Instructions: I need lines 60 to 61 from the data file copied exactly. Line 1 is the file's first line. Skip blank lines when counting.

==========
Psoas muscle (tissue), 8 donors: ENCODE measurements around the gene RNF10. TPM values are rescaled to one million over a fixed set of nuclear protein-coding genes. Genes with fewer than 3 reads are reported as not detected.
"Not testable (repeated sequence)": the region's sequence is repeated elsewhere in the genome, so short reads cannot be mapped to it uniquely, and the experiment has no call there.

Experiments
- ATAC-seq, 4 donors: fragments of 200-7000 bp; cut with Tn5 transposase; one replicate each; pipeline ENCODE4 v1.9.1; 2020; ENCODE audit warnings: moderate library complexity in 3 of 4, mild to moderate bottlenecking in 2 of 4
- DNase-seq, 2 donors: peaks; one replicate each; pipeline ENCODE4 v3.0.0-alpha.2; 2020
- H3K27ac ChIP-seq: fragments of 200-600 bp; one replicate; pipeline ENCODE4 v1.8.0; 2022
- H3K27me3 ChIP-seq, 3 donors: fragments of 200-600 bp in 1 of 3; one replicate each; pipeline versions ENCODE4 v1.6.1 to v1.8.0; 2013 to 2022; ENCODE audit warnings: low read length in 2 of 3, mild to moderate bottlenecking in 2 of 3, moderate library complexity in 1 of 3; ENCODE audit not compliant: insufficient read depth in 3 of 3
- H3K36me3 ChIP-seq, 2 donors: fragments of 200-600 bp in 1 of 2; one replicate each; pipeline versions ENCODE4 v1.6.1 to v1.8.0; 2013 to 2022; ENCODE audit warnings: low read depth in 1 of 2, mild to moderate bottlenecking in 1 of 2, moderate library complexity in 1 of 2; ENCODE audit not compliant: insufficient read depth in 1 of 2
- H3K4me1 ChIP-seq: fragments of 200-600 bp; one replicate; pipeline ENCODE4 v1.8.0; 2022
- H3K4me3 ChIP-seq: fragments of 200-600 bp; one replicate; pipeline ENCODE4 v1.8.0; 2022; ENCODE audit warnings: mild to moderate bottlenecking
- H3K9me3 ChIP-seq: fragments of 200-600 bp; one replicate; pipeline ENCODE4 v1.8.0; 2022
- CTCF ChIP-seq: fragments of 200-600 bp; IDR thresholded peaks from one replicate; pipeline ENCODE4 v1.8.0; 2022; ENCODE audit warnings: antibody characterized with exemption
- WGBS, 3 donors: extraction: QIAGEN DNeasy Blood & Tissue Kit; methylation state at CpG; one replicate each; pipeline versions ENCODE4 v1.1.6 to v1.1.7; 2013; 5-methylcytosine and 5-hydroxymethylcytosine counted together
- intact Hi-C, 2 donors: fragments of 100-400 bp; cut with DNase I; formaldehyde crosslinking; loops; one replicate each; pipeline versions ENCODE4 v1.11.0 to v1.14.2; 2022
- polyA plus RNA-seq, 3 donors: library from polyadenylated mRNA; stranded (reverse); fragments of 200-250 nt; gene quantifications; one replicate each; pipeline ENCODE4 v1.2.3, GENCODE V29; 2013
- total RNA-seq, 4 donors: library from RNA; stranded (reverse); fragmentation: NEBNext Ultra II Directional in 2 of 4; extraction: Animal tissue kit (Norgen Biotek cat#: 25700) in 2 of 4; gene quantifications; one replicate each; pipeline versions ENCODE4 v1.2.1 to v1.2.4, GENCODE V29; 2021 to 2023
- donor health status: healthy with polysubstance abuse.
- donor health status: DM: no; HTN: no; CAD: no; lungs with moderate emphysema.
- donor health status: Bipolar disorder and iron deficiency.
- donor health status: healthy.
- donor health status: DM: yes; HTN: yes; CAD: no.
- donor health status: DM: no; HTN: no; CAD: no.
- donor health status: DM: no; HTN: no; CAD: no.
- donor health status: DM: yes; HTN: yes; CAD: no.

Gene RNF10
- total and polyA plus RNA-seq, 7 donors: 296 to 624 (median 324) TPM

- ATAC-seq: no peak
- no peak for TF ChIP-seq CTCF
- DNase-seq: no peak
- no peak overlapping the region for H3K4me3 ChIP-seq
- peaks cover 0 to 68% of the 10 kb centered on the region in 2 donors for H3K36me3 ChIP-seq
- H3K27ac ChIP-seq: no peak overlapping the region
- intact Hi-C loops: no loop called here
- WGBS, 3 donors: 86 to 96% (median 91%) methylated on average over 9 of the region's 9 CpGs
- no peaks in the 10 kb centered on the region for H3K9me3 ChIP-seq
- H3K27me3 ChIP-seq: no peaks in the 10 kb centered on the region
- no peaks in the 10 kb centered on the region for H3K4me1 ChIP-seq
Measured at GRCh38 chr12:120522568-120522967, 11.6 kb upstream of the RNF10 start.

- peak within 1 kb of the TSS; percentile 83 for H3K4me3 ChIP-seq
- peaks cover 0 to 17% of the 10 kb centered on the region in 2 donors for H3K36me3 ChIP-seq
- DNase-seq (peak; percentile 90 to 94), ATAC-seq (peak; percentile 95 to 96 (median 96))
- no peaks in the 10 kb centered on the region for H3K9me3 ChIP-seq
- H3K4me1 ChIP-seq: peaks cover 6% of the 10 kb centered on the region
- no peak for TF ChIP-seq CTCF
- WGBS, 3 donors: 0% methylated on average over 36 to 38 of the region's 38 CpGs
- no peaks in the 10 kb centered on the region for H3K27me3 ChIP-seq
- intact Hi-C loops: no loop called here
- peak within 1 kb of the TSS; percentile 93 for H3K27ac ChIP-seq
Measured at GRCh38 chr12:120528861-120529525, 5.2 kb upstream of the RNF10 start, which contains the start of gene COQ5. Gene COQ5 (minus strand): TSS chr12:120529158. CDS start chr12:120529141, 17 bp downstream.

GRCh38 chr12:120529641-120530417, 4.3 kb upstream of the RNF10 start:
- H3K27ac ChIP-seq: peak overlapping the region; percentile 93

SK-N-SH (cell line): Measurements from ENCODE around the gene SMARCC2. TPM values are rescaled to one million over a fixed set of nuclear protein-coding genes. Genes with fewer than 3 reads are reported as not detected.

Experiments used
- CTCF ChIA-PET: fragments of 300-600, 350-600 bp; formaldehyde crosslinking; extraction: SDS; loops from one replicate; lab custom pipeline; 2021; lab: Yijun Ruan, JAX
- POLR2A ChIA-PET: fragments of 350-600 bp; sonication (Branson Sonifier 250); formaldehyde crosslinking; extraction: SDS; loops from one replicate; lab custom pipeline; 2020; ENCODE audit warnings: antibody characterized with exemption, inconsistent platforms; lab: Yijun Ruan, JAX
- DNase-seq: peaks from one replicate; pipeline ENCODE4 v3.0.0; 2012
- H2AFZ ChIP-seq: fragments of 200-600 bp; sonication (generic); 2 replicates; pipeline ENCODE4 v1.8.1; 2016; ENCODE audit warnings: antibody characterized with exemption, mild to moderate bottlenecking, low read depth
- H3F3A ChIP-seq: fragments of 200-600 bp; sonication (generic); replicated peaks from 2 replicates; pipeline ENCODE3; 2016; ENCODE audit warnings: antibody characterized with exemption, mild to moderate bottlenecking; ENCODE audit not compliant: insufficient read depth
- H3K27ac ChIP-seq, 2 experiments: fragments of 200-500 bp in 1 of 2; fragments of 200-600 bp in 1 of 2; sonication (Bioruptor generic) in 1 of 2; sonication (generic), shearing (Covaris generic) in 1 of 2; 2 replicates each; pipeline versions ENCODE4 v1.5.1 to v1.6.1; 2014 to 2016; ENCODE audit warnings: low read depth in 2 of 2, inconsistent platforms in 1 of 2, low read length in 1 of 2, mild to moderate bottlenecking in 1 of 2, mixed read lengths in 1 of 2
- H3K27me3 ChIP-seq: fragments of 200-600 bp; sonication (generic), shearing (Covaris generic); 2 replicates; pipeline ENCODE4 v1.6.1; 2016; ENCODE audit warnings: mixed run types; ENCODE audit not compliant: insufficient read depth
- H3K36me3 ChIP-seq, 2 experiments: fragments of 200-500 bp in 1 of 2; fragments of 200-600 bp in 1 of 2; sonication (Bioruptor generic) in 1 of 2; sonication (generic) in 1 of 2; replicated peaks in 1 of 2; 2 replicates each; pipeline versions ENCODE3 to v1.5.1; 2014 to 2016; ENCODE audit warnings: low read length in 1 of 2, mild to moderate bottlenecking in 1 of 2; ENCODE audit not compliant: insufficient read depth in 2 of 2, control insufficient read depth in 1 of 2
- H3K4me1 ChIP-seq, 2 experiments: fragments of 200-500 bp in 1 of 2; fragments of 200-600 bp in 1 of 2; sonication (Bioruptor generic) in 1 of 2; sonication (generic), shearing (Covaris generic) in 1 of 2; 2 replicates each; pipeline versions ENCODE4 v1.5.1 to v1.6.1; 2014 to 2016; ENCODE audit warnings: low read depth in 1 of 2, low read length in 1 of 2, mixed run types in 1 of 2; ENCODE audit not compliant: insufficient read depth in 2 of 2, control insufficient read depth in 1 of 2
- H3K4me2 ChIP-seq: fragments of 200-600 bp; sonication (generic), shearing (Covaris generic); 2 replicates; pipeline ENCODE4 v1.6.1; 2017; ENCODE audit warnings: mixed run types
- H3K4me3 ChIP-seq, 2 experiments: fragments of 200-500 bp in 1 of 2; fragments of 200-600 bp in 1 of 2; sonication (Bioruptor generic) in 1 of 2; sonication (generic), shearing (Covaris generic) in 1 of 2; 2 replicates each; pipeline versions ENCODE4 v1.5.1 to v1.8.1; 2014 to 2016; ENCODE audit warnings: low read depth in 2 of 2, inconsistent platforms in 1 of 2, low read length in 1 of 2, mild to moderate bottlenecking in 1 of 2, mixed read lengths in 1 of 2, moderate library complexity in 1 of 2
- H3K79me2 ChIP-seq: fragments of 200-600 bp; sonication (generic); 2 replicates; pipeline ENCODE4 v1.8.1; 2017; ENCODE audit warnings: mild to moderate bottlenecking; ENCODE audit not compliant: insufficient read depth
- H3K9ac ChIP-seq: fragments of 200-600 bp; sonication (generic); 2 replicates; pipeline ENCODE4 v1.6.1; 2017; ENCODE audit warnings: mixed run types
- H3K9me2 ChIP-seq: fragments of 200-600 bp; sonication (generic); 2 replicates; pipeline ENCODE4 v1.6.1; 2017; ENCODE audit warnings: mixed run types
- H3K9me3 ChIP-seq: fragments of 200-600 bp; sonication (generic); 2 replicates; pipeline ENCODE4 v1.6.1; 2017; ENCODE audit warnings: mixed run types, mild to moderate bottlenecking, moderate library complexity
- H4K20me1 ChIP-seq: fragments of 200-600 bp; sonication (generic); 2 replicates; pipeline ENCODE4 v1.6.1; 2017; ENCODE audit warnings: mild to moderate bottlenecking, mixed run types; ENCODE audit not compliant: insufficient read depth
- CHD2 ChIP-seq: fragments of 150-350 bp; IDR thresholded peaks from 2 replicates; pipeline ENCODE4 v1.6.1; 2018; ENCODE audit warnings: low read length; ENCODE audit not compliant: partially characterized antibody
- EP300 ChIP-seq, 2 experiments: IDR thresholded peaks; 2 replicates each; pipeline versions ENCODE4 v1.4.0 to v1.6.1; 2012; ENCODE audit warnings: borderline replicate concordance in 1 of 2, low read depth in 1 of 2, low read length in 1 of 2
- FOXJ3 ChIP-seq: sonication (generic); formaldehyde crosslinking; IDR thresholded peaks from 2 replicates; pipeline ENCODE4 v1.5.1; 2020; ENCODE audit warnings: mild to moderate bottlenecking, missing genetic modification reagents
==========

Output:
- H3K27me3 ChIP-seq: fragments of 200-600 bp; sonication (generic), shearing (Covaris generic); 2 replicates; pipeline ENCODE4 v1.6.1; 2016; ENCODE audit warnings: mixed run types; ENCODE audit not compliant: insufficient read depth
- H3K36me3 ChIP-seq, 2 experiments: fragments of 200-500 bp in 1 of 2; fragments of 200-600 bp in 1 of 2; sonication (Bioruptor generic) in 1 of 2; sonication (generic) in 1 of 2; replicated peaks in 1 of 2; 2 replicates each; pipeline versions ENCODE3 to v1.5.1; 2014 to 2016; ENCODE audit warnings: low read length in 1 of 2, mild to moderate bottlenecking in 1 of 2; ENCODE audit not compliant: insufficient read depth in 2 of 2, control insufficient read depth in 1 of 2